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Configuring an ERSPAN within VMware and Cisco Switches


With the ever-growing support for flow exports, the need for probes and port mirroring has become a lot more limited. There are certain environments where it’s a requirement, however, and physically impossible to position a probe near a device that we want to port mirror from. In these situations, it’s important for the probe to have support for a remote span.

Today I’ll walk through how to configure an ERPSAN within VMware and Cisco switches.

Configuring ERSPAN within VMware

  1. Start by logging in to the vSphere Web Client and selecting the virtual distributed switch you want to monitor traffic from
  2. Select the Manage tab, then select Settings
  3. Select Port Mirroring
  4. Select New to create a port mirroring session to mirror VDS traffic to specific physical switch ports
    • In the ‘select session type’ section, choose Encapsulated Remote Mirroring (L3) Source then select Next
    • Under the Edit Properties section, assign a name, description and session details for the new port mirroring session.
    • Select Enabled from the status dropdown list and the click Next
    • In the ‘select sources’ section, select existing ports or create new source ports and click Next
    • In the ‘select destinations’ section, click the green (+) sign to add the IP address(es) that should receive traffic
    • In the ‘ready to complete’ section, verify the information and click Finish

Configuring ERSPAN within Cisco Devices

Create an ERSPAN source session:

  1. Enable
  2. Conf t
  3. Interface interface-type interface-number
  4. Plim Ethernet vlan filter disable
  5. Monitor session span-session-number type erspan-source
  6. Description string
  7. [no] header-type 3
  8. Source interface interface-name interface-number
  9. Source vlan {id-single | id-list | id-range | id-mixed} [rx | tx | both]
  10. Filter vlan {id-single | id-list | id-range | id-mixed}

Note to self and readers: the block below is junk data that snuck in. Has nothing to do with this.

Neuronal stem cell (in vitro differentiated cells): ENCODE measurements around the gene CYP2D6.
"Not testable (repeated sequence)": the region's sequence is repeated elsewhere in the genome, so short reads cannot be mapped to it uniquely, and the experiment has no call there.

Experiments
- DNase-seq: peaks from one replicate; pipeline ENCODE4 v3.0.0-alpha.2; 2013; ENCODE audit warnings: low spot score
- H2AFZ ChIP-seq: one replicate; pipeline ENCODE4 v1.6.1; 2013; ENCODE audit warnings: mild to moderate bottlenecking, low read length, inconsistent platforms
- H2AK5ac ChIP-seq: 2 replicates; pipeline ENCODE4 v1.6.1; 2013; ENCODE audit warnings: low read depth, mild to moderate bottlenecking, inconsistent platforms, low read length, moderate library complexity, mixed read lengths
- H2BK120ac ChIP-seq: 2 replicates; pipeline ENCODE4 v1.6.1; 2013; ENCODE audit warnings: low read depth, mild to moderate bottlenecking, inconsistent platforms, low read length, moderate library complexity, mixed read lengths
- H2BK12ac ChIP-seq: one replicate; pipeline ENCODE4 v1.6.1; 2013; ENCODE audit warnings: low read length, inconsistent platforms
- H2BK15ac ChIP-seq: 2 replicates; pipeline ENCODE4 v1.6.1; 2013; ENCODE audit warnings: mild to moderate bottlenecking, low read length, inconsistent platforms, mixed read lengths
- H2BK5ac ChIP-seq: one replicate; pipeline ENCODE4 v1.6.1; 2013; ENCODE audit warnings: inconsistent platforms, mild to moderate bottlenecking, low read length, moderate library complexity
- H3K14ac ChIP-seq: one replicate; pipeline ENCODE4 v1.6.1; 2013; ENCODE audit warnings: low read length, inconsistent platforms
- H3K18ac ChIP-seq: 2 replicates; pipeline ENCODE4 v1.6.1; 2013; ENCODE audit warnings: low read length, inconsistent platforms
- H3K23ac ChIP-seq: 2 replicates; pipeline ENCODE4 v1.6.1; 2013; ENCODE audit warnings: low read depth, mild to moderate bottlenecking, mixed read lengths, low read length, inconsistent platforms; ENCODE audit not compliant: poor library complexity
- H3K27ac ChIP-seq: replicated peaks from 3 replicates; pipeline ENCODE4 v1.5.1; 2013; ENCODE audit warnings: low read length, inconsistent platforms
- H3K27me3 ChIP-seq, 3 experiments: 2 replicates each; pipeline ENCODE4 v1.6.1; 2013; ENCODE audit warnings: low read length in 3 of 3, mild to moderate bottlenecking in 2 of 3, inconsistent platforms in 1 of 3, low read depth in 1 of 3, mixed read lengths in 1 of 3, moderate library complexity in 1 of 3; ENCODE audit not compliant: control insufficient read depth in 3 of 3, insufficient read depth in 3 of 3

11. Filter access-group acl-filter
  12. Destination
    • Erspan-id erspan-flow-id
    • Ip address ip-address
    • Ip prec prec-value
    • Ip dscp dscp-value
    • Ip ttl ttl-value
    • Mtu mtu-size
    • Origin ip address ip-address [force]
    • Vrf vrf-id
    • No shutdown
    • End

Create an ERSPAN Destination Session

  1. Enable
  2. Conf t
  3. monitor session session-number type erspan-destination
  4. description string
  5. destination interface {gigabitethernet | port-channel} [interface-number]
  6. source
    • erspan-id erspan-flow-id
    • ip address ip-address [force]
    • vrf vrf-id
    • no shutdown
    • end

Create an ERSPAN Destination Session

Create an ERSPAN Destination Session CLI

Plixer FlowPro Series

So far, we’ve touched on the need in some environments for a probe, as well the ability to configure and use an ERSPAN. Fortunately, Plixer’s FlowPro series can natively decrypt GRE traffic sent using ERSPAN!

Plixer offers three different models of the FlowPro (that can be deployed in a single virtual or hardware appliance), the FlowPro APM and FlowPro Defender. The image below shows the capabilities of each model.

[table id=74 /]

As you can see the FlowPro APM is designed to provide Layer 7 visibility and application performance metrics such as latency, packet loss and jitter statements for VoIP traffic. The Defender series, on the other hand, is designed to perform deep packet inspection to pull DNS-specific elements that are then used to monitor for security events like command and control communications, data exfiltration, and FQDN (Fully Qualified Domain Name) reporting.

If you’d like to gain deeper insight into your application performance statistics or enhance your existing security infrastructure, don’t hesitate to try a fully supported Scrutinizer evaluation or FlowPro evaluation.